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Birth preparedness and complication readiness among pregnant women visiting a government hospital in Delhi, India p. 293
Meenakshi Bhilwar, Poornima Tiwari, Pragyan Paramita Parija, Priyanka Sharma, Sunil Kumar Saha
BACKGROUND: According to the WHO, about 830 women die from pregnancy or childbirth-related complications globally and can be attributed to the three delays that influence the outcome of any pregnancy. Birth preparedness and complication readiness (BPCR) is one of the most conceptual and logical means of addressing these delays. OBJECTIVE: The objective was to study BPCR among pregnant women visiting ANC clinic at a tertiary care government hospital in Delhi. MATERIALS AND METHODS: It was a cross-sectional study conducted among 200 pregnant women, irrespective of gestational age visiting the hospital. Information was gathered using a pre-designed, pre-tested, semi-structured questionnaire by an interview about BPCR. Descriptive analysis was done and tests of significance were applied to determine association. RESULTS: Awareness about dangers signs during pregnancy and childbirth and symptoms indicating onset of labor were all found to be poor, none of subjects were aware of all the signs. About 76% believed they should identify an institution for delivery ahead of time, while 68.5% had identified one and 64 (32%) had arranged a mode of transport. One hundred sixteen women (58%) believed that they should save money for the incurring costs of pregnancy, while 105 (52.5%) were saving money for the same. Sixty-three women (31.5%) agreed that it is necessary to identify a blood donor; however, only 7.5% had identified one. The BPCR index for the current study was 37.12. CONCLUSION: Efforts should be targeted to increase the awareness about various components of BPCR along with increased involvement of community health workers and health-care providers.
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Cost of a unit of blood – An activity-based costing in a tertiary care teaching hospital p. 300
Shrinivasan Sowmmya, Melanahalli Dayananda, Jagiri Narotham Rao
CONTEXT: Costing enables administrators in planning for future expansion, evaluates cost-effectiveness, and helps in mobilization of resources. Costing of services like blood banking and transfusion is complex, more particularly in a service-oriented (not for profit) setup. Activity-based costing (ABC) helps in identifying all the resources involved at every step. AIM: The aim of the study was to analyze the cost of processing blood components in the blood transfusion services (BTS) department (blood center) of a private trust-funded tertiary care teaching hospital in South India. SETTINGS AND DESIGN: This was a retrospective study and an economic evaluation. METHODOLOGY: Cost an activities data was collected by observation and unstructured interviews of Blood Centre staff. The costing model was created based on the activities, cost heads and the costs were apportioned appropriately followed by calculation of the final costs. RESULTS: An ABC model with nine steps, which identified fifty substeps modeling the activities, was used to estimate the cost. The manpower cost (direct and indirect) was the highest cost driver followed by the direct material cost of the blood bag. ABC analysis revealed that component separation was the most expensive process step followed by cross-matching, specialized packed cells preparation, storage, and infection testing. CONCLUSIONS: Despite excluding fixed costs related to land, infrastructure, building, and equipment capital and depreciation, the ABC model costing was higher than the Government of India released costing. A homogenized ABC model helps in identifying and refining methods to adopt cost efficiency measures at the institutional level but also raises the question whether cost-efficiency requires a policy-level intervention. Additional data collected across the country and analyzed in a standardized manner can aid in the same.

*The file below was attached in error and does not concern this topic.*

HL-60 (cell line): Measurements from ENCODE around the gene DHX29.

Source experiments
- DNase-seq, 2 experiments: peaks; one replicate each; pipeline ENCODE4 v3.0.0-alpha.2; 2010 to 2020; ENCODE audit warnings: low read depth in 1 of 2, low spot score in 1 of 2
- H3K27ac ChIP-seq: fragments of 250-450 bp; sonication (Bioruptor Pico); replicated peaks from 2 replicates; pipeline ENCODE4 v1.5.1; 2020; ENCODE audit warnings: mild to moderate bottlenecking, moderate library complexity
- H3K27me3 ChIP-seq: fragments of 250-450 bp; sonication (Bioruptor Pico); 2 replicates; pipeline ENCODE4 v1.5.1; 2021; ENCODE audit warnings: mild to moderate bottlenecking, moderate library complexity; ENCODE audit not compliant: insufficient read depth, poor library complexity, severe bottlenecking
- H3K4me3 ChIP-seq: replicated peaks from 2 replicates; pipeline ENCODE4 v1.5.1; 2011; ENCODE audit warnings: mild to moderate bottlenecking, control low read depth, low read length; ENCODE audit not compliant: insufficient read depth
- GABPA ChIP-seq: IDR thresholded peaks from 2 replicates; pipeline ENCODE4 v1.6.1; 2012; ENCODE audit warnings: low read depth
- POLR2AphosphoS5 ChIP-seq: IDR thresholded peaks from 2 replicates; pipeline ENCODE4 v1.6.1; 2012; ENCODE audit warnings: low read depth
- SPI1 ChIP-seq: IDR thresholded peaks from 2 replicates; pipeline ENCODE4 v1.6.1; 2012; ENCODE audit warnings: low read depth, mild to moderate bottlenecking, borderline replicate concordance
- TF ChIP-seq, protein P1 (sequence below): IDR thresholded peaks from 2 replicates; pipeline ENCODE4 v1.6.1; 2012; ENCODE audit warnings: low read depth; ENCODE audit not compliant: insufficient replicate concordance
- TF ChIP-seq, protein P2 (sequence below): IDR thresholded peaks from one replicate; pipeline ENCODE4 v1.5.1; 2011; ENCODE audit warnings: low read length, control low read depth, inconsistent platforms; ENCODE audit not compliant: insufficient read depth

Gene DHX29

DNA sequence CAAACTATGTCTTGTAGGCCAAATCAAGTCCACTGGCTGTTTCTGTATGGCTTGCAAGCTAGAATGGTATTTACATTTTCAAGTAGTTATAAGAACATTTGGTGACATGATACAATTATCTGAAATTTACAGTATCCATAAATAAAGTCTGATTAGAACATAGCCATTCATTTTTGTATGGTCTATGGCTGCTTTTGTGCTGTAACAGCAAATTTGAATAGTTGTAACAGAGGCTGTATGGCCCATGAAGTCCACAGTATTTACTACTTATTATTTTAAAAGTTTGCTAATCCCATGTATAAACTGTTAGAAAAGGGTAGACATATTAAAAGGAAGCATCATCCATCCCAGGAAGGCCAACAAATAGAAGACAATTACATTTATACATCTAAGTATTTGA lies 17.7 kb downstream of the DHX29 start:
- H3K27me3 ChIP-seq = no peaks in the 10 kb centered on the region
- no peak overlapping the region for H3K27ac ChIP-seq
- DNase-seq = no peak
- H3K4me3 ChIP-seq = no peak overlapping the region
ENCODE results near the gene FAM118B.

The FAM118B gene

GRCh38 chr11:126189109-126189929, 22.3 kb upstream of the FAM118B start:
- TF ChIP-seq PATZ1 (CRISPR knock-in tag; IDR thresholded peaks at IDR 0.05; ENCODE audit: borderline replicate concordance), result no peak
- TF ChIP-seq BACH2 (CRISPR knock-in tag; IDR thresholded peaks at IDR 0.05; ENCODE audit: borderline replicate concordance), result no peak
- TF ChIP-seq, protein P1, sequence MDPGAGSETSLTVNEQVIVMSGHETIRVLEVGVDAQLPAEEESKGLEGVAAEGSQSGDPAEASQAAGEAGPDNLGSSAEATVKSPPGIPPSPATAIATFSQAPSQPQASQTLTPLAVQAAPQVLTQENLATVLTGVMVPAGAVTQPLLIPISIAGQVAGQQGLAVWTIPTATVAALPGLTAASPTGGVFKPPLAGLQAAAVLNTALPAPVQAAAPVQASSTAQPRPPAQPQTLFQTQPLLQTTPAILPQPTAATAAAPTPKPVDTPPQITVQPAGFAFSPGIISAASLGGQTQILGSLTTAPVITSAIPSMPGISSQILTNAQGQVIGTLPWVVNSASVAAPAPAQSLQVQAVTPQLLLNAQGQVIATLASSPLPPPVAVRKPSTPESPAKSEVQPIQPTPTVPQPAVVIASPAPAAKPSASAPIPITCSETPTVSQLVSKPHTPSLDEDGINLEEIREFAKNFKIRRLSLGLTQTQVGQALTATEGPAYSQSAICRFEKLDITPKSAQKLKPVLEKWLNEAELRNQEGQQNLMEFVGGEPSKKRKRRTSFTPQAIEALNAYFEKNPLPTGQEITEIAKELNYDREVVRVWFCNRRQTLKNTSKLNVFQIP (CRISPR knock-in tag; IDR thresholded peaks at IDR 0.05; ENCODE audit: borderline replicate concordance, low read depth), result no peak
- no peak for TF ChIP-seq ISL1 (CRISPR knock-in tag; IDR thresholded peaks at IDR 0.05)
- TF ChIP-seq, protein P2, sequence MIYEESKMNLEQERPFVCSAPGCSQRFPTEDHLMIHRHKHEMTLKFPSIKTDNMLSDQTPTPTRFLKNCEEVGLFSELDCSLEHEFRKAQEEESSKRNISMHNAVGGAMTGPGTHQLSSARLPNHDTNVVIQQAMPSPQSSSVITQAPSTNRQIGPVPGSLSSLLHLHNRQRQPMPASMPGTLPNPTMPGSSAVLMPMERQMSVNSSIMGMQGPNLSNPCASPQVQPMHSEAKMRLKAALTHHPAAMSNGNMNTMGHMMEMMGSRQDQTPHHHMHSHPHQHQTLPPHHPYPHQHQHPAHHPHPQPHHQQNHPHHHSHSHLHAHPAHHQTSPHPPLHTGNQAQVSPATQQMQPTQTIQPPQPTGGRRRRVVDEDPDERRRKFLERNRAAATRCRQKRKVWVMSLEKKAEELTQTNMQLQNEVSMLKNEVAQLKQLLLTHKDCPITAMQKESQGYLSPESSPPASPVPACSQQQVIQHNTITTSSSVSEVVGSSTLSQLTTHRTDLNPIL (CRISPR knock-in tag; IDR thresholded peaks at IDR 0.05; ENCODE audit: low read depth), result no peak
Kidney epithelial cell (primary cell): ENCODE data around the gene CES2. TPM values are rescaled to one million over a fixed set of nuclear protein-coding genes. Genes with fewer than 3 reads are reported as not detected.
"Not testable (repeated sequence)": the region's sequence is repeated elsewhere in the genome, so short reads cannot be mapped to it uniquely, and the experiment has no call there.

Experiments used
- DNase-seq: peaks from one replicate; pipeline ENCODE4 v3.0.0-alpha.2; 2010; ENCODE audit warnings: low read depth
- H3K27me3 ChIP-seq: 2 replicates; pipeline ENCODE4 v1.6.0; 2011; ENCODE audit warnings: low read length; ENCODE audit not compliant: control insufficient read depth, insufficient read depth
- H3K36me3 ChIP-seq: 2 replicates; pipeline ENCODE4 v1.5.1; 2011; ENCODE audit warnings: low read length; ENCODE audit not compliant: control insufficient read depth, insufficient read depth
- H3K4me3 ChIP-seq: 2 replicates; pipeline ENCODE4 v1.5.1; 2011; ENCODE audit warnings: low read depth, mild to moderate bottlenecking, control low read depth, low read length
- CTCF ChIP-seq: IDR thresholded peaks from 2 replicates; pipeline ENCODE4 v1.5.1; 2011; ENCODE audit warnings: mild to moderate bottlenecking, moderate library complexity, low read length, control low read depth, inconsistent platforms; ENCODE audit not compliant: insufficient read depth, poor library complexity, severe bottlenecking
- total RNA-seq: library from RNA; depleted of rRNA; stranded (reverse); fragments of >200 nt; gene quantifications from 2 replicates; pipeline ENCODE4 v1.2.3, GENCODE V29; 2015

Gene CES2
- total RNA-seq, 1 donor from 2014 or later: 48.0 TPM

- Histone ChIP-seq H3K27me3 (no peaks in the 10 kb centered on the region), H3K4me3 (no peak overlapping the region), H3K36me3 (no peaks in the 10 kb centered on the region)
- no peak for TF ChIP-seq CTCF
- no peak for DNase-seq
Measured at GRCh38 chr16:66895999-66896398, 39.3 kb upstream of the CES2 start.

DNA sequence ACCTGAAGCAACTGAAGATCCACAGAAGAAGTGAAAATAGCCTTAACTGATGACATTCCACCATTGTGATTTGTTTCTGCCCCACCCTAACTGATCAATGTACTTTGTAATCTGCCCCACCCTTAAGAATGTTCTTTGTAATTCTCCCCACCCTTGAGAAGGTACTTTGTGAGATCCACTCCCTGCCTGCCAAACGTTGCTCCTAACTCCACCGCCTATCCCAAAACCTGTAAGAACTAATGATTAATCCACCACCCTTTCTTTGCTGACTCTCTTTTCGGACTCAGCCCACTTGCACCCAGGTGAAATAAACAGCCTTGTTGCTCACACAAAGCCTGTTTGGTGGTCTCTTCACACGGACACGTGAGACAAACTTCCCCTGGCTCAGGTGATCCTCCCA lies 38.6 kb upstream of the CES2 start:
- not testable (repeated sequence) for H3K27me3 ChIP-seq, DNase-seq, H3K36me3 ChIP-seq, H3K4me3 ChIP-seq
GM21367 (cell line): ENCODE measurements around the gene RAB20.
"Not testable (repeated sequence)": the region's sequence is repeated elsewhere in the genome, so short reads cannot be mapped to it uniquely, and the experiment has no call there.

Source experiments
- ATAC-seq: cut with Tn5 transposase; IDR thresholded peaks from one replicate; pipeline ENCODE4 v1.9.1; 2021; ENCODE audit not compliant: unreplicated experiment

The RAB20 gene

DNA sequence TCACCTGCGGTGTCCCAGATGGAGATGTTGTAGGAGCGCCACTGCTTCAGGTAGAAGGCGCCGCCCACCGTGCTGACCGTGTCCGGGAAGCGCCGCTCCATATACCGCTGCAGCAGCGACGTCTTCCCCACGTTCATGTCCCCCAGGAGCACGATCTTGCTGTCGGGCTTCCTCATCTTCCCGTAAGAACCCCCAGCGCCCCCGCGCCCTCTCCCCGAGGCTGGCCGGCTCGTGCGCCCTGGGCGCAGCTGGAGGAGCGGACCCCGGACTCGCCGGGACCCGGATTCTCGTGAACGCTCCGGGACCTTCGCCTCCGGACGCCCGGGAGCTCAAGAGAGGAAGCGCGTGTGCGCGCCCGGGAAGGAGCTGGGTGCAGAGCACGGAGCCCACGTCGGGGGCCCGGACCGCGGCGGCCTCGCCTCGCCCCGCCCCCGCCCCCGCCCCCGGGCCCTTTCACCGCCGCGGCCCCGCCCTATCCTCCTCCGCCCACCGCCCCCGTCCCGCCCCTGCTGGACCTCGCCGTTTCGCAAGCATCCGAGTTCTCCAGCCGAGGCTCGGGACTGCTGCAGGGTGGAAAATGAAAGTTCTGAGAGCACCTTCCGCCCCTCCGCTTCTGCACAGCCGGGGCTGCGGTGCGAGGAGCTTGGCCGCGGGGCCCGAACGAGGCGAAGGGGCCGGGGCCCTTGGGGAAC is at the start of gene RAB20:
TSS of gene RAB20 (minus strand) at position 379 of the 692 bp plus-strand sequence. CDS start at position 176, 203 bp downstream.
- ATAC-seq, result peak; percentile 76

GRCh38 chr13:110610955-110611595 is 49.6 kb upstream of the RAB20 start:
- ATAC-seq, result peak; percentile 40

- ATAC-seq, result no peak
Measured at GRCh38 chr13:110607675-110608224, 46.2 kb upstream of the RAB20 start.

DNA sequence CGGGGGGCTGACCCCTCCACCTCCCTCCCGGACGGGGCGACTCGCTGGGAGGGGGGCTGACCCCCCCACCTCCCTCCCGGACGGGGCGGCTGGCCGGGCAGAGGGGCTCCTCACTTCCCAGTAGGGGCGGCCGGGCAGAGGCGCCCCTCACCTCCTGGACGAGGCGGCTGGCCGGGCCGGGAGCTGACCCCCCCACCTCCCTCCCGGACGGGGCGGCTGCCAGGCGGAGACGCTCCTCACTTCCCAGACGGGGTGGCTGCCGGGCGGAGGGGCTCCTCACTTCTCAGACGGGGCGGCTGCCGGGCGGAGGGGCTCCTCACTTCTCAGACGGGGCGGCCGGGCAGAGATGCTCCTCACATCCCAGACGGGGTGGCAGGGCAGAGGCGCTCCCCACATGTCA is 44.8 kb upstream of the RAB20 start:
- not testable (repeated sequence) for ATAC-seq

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Adult Bacille Calmette-Guérin vaccination during the pandemic of COVID-19 in India p. 307
BM Shrinivasa, Padmapriyadarsini Chandrasekaran, Joshua Chadwick, Manoj V Murekhar
The pandemic of coronavirus disease 2019 (COVID-19) has impacted many health service systems including tuberculosis (TB) control in India. As of October 19, 2020, India has the second highest number of COVID cases globally, amounting to 7.55 million reported COVID-19 cases and 114,640 deaths. Indian Council of Medical Research's Bacille Calmette-Guérin vaccine study among elderly individuals in COVID-19 hotspots involves the following strategy such as COVID screening by antibody testing and real-time reverse-transcriptase-polymerized chain reaction, TB screening by symptom and chest X-ray, and those who are tested positive will be linked to the national tuberculosis elimination programme for the management, this could be a sustainable new strategy in combating the two pandemic diseases, especially in India with high TB and COVID-19 disease burden. To ensure no one is left behind, the paradigm shift of screening for TB and COVID should be in place to sustain the progress made toward TB elimination.
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The need for integrating social and behavioral sciences in the Indian medical curriculum p. 311
Z Zayapragassarazan
Behavior, social, psychological, and biological factors affect health and disease. It is widely recognized that behavioral and social sciences should become an integral part of medical training. Integrating behavioral and social science into the curriculum is a key issue emphasized in many research. Despite the critical role of behavior and social science in health-care performance, these have not been effectively incorporated in the medical and allied health sciences curriculum. This article emphasizes the role, purpose, and importance of social and behavioral science in the medical curriculum. It also discusses how effectively these domains can be integrated into the medical school curriculum to train future doctors in social and behavioral sciences relevant to medical practice. Such medical education and training will help future doctors to practice with a fully informed medical system.
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Understanding migrants' reaction to the COVID-19 pandemic from evolutionary psychology p. 316
Ishita Akula, M Kishor